The Story Behind How Boston Gets Its Annual Christmas Tree
The history of Nova Scotia's Christmas tree that is given each year to the people of Boston holds a perfect holiday message.
On December 6, 1917, two ships collided – one a munitions ship in Halifax Harbor, causing a catastrophic explosion that killed nearly 2,000 people and left hundreds critically injured and homeless.
Almost immediately, doctors, nurses and helpers from around Boston sent medical and relief supplies to Nova Scotians, our neighbors to the north.
People there never forgot the kindness of Boston, and to say thank you, the province gives Boston the gift of a beautiful Christmas tree every year.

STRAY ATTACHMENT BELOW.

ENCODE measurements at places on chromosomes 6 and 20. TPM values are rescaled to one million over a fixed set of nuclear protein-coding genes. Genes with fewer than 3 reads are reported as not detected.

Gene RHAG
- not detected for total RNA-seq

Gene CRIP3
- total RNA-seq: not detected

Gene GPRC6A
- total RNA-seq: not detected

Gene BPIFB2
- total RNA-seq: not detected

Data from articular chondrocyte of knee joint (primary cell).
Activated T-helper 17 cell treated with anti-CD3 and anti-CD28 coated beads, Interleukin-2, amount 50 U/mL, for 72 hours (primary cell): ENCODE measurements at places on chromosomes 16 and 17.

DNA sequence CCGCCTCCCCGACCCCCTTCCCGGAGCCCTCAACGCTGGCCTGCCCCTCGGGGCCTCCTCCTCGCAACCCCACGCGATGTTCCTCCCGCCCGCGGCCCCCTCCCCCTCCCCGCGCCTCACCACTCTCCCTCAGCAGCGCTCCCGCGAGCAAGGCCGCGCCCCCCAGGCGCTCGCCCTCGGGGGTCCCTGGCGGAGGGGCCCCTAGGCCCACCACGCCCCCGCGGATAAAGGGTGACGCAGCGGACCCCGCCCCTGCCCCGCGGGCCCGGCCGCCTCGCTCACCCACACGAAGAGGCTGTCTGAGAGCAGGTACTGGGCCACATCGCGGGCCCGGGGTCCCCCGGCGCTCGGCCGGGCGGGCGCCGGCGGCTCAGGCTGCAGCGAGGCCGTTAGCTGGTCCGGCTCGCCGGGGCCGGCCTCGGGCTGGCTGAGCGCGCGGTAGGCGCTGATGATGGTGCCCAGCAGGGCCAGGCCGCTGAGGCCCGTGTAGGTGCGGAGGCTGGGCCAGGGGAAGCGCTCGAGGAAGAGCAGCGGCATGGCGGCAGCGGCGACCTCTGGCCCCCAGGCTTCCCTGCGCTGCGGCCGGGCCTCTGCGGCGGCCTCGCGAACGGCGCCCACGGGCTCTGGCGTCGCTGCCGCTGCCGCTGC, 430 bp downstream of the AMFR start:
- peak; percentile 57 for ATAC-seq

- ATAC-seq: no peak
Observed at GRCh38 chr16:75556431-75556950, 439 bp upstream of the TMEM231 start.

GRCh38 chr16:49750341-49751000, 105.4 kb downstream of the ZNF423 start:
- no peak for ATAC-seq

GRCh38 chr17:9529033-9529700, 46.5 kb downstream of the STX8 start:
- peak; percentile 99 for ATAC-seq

On December 1, a televised Christmas tree lighting in Boston drew a large audience complete with celebrity musicians. This year's tree is a 45-foot white spruce.
The 2.9 kiloton explosion that rocked Halifax harbor was the largest explosion ever recorded to that date. A kiloton is a unit of weight equal to 1,000 tons.
The ships colliding isn't what caused the blast. The collision didn't even cause that much damage to either ship, but caused barrels of fuel on the deck of the Mont Blanc to tip over and douse the deck with liquid benzol which emitted highly flammable vapors.
The Norwegian began to reverse its course, which caused sparks aboard the French cargo ship. The vapors ignited, turning the Mont Blanc into a ticking time bomb.
In 1918, residents in Boston worked to raise $1.9 million (in 2022 dollars) in a matter of hours. A train was loaded with supplies and dispatched the following day.
The Nova Scotians never forgot this act of kindness around Christmas.